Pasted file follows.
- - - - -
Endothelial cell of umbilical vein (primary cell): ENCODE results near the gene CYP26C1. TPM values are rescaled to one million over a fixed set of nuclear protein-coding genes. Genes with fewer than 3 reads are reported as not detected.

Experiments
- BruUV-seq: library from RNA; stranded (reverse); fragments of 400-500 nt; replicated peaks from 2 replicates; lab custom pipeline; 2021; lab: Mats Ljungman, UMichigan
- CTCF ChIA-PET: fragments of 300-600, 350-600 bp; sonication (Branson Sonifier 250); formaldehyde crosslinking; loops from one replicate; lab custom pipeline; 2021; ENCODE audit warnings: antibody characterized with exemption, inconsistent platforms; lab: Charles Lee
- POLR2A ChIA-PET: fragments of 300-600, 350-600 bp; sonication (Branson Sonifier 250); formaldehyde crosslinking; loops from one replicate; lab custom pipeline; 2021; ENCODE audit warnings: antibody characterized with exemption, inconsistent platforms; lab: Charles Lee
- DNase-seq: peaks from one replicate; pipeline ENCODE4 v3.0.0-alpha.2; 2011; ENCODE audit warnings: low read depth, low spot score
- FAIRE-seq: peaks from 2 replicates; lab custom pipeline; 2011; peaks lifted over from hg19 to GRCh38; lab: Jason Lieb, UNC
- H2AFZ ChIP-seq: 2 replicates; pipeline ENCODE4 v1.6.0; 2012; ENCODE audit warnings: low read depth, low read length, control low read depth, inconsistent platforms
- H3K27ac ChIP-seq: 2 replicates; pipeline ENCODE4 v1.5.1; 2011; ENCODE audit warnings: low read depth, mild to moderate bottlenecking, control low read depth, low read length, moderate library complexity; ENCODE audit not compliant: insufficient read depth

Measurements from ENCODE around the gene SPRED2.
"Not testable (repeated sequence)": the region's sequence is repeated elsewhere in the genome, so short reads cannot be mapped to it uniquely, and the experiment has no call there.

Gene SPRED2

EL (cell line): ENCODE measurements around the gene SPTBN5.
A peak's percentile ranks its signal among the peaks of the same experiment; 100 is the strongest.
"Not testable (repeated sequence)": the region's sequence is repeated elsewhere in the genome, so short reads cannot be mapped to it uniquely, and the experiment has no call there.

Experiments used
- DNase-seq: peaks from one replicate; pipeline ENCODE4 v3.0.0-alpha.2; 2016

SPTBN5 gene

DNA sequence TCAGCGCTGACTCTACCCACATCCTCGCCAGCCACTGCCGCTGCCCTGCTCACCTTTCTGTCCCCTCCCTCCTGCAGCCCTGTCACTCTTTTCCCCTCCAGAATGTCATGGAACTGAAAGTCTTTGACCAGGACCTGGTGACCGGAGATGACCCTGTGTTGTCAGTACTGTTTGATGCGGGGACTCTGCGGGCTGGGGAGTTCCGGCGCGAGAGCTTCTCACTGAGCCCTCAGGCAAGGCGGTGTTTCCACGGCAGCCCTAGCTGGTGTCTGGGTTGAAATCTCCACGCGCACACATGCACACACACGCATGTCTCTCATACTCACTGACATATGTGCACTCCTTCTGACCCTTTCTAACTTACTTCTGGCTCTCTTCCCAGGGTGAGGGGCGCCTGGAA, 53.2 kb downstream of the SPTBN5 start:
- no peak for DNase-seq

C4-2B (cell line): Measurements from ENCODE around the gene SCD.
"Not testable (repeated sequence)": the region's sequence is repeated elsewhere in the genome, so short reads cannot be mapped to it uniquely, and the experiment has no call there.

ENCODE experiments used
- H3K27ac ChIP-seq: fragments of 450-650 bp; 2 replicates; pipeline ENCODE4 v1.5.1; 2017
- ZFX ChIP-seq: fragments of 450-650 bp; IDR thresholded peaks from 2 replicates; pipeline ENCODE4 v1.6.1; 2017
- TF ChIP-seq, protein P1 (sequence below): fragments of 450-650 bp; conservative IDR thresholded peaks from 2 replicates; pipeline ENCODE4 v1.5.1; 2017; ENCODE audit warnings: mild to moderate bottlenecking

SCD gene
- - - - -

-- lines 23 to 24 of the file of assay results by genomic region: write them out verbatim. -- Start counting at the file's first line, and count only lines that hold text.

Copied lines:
ENCODE experiments used
- H3K27ac ChIP-seq: fragments of 450-650 bp; 2 replicates; pipeline ENCODE4 v1.5.1; 2017